Divergent Roles of α5 and β4 Nicotinic Receptor Subunits in Food Reward and Nicotine-induced Weight Loss in Male Mice
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A major obstacle to successful smoking cessation is the prospect of weight gain. Despite a clear relationship between cigarette smoking and body weight, surprisingly little is known about the physiological and molecular mechanism by which nicotine affects energy homeostasis and food-motivated behaviors. Here we use loss-of-function mouse models to demonstrate that 2 nicotinic acetylcholine receptor (nAChR) subunits encoded by the CHRNA5-CHRNA3-CHRNB4 gene cluster, α5 and β4, exhibit divergent roles in food reward. We also reveal that β4-containing nAChRs are essential for the weight-lowering effects of nicotine in diet-induced obese mice. Finally, our data support the notion of crosstalk between incretin biology and nAChR signaling, as we demonstrate that the glycemic benefits of glucagon-like peptide-1 receptor activation partially relies on β4-containing nAChRs. Together, these data encourage further research into the role of cholinergic neurotransmission in regulating food reward and the translational pursuit of site-directed targeting of β4-containing nAChRs for treatment of metabolic disease.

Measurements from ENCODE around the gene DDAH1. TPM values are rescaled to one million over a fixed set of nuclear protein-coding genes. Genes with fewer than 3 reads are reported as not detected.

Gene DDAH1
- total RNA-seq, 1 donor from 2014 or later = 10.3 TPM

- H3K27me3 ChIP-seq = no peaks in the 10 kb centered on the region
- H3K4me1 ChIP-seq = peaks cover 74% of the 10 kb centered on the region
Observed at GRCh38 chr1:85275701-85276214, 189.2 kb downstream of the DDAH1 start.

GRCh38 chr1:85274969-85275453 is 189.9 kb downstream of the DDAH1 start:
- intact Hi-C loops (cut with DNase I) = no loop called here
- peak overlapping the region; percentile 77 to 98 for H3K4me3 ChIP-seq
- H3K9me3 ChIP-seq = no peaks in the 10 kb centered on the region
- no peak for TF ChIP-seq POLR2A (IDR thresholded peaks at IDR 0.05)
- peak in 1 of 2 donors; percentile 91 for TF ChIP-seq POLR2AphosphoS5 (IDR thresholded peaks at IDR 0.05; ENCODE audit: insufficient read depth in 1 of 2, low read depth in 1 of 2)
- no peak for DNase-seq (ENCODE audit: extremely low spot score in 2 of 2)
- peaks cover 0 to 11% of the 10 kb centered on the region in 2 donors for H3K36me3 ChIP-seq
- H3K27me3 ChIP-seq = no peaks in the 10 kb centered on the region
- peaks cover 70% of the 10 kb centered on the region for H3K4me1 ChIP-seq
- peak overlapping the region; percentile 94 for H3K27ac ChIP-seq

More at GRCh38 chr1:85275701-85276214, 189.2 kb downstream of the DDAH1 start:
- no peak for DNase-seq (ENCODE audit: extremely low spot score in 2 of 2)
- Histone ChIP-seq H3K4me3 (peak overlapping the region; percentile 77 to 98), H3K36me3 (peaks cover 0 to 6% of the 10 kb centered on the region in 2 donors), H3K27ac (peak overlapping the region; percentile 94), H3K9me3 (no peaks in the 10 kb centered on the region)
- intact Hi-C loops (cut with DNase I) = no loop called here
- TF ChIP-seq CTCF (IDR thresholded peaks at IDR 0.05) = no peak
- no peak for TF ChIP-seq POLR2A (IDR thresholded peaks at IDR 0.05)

|Number of pages
|Published - 2022
© 2022 The Author(s). Published by Oxford University Press on behalf of the Endocrine Society.
- body weight, Metabolism, nAChR, Nicotine, Nicotinic receptor, Reward
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